While China has been embroiled in a trade dispute with the United States, its presence in the energy sector in Latin America has continued to grow, impacting the shape and direction of the region’s energy markets.

According to the report, “China Stakes its Claim in Latin American Energy,” released by think tank Institute of the Americas, China committed almost $60 billion to Latin America’s energy sector between 2000 and 2019.

Of the total, 83% went to projects in oil and natural gas, 12.8% to hydroelectric power and 2.2% to solar.

“Chinese investments and loans to Latin American countries are likely to continue growing, regardless of greater cooperation by countries in the region with the United States,” the report’s authors said. “Even before the 2020 economic downturn, countries’ budgetary needs were too great to obviate Chinese fiscal underwriting.”

The world’s largest energy consumer, and no. 1 crude importer, China traditionally has invested in Latin American energy “to enhance energy security and diversification of supplies and sources.”

This includes multibillion dollar investments by Chinese state-owned oil companies in Brazil’s pre-salt formation, along with oil and gas pipeline and other infrastructure, and recently in highly prospective oil and gas blocks offshore Guyana. China has also poured billions of dollars worth of loans into Venezuela in exchange for future oil cargoes.

Brazil is the leading Latin American supplier of crude to China, shipping 803,000 b/d to the Asian nation in 2019. Colombia was next at 262,000 b/d and Venezuela third at 228,000 b/d, according to the U.S. Energy Information Administration.

But the nature of China’s involvement in Latin America is changing, according to the report’s authors.

China has been able to take on an increasing presence in the region partly due to former U.S. President Trump’s isolationist politics. This created “new opportunities for China in Latin American countries.”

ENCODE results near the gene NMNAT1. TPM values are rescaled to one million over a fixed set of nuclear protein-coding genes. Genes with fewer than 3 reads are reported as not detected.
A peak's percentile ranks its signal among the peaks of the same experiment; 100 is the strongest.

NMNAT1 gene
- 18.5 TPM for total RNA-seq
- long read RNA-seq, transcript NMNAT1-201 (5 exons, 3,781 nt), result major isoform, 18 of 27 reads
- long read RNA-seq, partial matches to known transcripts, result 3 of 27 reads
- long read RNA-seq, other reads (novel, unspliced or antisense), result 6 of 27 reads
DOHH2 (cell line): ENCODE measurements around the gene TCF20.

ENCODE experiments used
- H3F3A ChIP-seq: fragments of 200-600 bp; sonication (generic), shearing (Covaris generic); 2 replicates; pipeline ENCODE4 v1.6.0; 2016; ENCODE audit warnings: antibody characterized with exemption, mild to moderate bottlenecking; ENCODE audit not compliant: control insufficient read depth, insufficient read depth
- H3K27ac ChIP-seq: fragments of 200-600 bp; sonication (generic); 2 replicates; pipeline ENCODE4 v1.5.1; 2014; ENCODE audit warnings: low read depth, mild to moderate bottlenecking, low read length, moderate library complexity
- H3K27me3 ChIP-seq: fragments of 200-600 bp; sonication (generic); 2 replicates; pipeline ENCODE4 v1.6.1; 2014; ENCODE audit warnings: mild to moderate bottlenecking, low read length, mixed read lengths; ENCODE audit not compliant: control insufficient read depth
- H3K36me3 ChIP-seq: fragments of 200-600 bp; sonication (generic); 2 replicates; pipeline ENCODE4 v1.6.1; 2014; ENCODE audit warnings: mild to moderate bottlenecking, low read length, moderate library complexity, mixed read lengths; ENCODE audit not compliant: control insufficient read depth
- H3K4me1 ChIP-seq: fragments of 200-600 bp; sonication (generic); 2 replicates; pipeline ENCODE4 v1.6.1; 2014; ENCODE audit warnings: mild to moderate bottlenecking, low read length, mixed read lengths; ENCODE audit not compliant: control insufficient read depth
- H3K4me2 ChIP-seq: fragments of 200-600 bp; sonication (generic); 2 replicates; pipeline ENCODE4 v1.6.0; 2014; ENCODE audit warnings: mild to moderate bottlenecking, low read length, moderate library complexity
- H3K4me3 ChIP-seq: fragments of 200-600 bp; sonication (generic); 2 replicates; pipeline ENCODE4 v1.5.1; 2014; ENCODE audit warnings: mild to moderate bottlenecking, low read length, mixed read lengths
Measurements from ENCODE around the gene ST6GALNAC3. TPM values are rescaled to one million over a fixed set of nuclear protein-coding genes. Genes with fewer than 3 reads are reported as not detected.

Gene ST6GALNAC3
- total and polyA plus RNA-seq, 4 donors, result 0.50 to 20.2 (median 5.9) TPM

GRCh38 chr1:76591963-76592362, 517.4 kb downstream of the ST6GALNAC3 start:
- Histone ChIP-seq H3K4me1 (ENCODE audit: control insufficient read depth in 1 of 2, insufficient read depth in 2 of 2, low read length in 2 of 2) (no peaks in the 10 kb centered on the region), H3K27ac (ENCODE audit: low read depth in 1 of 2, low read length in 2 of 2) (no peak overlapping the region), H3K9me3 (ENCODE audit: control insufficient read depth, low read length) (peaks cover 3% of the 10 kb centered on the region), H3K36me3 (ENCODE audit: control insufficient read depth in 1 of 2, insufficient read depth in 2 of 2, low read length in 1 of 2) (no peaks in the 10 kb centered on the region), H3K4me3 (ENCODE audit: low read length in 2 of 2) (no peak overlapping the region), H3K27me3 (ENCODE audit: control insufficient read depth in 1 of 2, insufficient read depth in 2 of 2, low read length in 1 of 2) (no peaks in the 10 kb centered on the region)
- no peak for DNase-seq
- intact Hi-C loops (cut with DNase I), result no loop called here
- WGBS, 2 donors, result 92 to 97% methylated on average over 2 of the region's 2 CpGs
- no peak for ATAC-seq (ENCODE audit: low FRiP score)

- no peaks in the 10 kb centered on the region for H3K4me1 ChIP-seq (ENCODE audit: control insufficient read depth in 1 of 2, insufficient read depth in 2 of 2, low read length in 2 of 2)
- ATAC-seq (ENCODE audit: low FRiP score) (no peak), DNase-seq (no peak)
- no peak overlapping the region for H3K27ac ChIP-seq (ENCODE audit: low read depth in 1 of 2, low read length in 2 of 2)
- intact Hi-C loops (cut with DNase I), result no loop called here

While the former U.S. administration imposed import duties on Chinese goods as part of its trade war with Beijing, China doubled down “on the pace of its strategic investments in Latin American countries, seeking new infrastructure, telecommunications, mining and energy projects – particularly in renewables – across the region.”

Trade between China and Latin America grew 19% year/year in 2019, to $307.4 billion, according to Fitch Solutions.

Over the past three years, and as part of its global infrastructure development strategy known as the Belt and Road Initiative (BRI), China has begun acquiring strategic energy assets in the region. Between 2017 and 2019, 56% of BRI energy project outlays went to oil and gas, and 39% to renewables.

The Asian superpower expanded its presence in Latin American “energy, mining, trade and other sectors by supplying abundant soft loans, investments and other types of financing from government banks, the massive BRI initiative, state owned companies and private Chinese firms.”

Latin American merger and acquisition deals in energy were worth $7.7 billion in 2020, or 25% of total Chinese deals worldwide, according to the report.

These deals were principally in Brazil, Chile and Mexico, and included China’s State Grid Corporation’s bid to pay $3 billion to take control of Chilean power distributor Compañía General de Electricidad SA (CGE). The deal is still pending regulatory approval.

Another deal was a first foray into Mexico, when a subsidiary of China’s State Power Investment Corp. acquired renewable energy firm Zuma Energía for an undisclosed amount.

China made this commitment in Mexico despite the government’s “move to slow down new private and foreign investments in renewables and strengthen the role of the Comisión Federal de Electricidad (CFE),” the state-owned electric utility.

Chinese energy investments in Latin America fell between 2017-2020, except in renewables, electric power transmission, and lithium mining, signifying that “China is searching more carefully for sound investment projects, and deciding on which countries are uncomfortable with major Chinese investments in sensitive sectors, as well as with its poor record on environmental and labor issues.”

The other big shift is China’s role in pushing the region’s energy transition.

While in the case of oil and gas, China is a price taker, in renewable energy, “it is poised to play a leading role with the help of government-supported innovation.”

Chinese solar panels and wind turbines have flooded the Latin American market at highly competitive prices, and Chinese companies have invested billions of dollars in Latin American lithium mining ventures in Argentina, Brazil, Chile and Bolivia as it corners the lithium-ion battery market.

The report concludes by saying that with an overall economic contraction of 8.1% in 2020, Latin America “will require China, the United States and the European Union to deepen their trade, investment and economic activities to boost regional recovery.”